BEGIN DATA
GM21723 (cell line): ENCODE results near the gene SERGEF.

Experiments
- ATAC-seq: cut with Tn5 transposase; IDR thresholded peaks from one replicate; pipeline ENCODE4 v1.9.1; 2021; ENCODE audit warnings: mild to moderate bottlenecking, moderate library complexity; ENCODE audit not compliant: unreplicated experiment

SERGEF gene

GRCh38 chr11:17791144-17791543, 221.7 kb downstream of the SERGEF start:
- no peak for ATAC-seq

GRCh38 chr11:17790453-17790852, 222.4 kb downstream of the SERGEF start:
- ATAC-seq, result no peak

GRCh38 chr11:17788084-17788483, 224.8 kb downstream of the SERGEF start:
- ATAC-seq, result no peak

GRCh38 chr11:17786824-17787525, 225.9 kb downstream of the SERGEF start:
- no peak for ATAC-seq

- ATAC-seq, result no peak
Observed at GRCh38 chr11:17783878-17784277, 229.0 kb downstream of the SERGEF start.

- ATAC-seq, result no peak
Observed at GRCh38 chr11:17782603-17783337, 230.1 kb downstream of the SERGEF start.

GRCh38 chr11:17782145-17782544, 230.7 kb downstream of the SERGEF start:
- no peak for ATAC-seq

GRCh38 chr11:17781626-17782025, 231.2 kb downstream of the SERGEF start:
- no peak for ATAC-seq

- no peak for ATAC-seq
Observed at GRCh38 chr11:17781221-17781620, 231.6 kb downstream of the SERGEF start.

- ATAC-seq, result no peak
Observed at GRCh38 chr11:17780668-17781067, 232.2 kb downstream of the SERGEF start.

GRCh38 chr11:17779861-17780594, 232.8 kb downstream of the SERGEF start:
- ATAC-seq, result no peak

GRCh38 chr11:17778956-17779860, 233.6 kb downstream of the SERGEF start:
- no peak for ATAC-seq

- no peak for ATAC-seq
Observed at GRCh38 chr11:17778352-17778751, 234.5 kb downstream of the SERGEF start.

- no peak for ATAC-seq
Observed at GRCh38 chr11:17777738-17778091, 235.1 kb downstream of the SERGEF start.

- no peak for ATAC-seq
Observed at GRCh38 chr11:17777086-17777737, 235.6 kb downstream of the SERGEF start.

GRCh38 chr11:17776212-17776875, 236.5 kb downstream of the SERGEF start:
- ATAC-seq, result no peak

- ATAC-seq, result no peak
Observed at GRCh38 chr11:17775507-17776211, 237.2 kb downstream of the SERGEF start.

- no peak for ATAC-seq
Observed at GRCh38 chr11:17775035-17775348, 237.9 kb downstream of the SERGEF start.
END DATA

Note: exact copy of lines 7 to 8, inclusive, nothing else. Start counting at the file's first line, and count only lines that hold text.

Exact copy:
GRCh38 chr11:17790453-17790852, 222.4 kb downstream of the SERGEF start:
- ATAC-seq, result no peak